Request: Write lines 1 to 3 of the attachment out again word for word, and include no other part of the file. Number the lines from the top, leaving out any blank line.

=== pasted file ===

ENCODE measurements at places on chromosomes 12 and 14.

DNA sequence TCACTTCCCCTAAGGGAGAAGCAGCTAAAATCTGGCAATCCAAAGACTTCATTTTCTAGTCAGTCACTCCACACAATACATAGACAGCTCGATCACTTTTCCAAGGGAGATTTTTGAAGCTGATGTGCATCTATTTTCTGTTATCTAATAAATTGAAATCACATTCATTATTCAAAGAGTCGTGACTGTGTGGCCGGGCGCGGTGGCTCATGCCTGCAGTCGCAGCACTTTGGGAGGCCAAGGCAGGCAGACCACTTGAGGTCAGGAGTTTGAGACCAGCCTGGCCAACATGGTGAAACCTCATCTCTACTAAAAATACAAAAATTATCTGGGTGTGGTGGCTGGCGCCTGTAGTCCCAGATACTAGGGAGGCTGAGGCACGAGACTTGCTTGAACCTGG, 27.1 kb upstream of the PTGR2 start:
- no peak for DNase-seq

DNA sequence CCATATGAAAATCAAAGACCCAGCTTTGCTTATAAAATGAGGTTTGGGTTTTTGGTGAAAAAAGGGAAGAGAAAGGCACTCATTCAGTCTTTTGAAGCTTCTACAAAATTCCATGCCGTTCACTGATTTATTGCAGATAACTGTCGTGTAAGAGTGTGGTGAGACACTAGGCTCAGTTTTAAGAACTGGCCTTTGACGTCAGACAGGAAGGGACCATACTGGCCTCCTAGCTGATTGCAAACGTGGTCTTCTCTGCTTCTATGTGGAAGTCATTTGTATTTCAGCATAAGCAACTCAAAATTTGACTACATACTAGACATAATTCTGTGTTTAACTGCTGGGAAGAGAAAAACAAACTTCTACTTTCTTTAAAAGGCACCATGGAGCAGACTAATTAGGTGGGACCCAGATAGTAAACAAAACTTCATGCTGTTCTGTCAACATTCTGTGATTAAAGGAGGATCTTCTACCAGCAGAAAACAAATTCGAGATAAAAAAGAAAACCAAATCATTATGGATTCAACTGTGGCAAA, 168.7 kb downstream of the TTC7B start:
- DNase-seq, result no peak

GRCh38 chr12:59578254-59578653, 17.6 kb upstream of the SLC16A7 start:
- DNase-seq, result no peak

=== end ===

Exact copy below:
ENCODE measurements at places on chromosomes 12 and 14.

DNA sequence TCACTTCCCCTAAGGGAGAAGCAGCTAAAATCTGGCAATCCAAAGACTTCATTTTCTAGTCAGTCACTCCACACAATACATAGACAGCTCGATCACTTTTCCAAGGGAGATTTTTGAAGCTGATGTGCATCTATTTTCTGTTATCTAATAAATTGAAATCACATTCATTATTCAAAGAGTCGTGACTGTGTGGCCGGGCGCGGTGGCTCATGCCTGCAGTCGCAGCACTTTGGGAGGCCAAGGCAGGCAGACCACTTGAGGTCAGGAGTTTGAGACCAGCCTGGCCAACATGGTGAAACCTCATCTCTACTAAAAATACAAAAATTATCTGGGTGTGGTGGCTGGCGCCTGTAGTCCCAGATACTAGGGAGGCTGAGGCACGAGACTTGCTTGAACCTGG, 27.1 kb upstream of the PTGR2 start:
- no peak for DNase-seq